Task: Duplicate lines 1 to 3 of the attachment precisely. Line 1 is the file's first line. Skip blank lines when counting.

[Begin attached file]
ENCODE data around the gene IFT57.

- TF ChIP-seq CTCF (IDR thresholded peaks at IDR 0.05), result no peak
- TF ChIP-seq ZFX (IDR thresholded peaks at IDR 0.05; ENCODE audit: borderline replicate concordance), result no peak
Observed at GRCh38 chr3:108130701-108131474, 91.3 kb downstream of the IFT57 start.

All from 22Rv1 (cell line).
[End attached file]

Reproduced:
ENCODE data around the gene IFT57.

- TF ChIP-seq CTCF (IDR thresholded peaks at IDR 0.05), result no peak
- TF ChIP-seq ZFX (IDR thresholded peaks at IDR 0.05; ENCODE audit: borderline replicate concordance), result no peak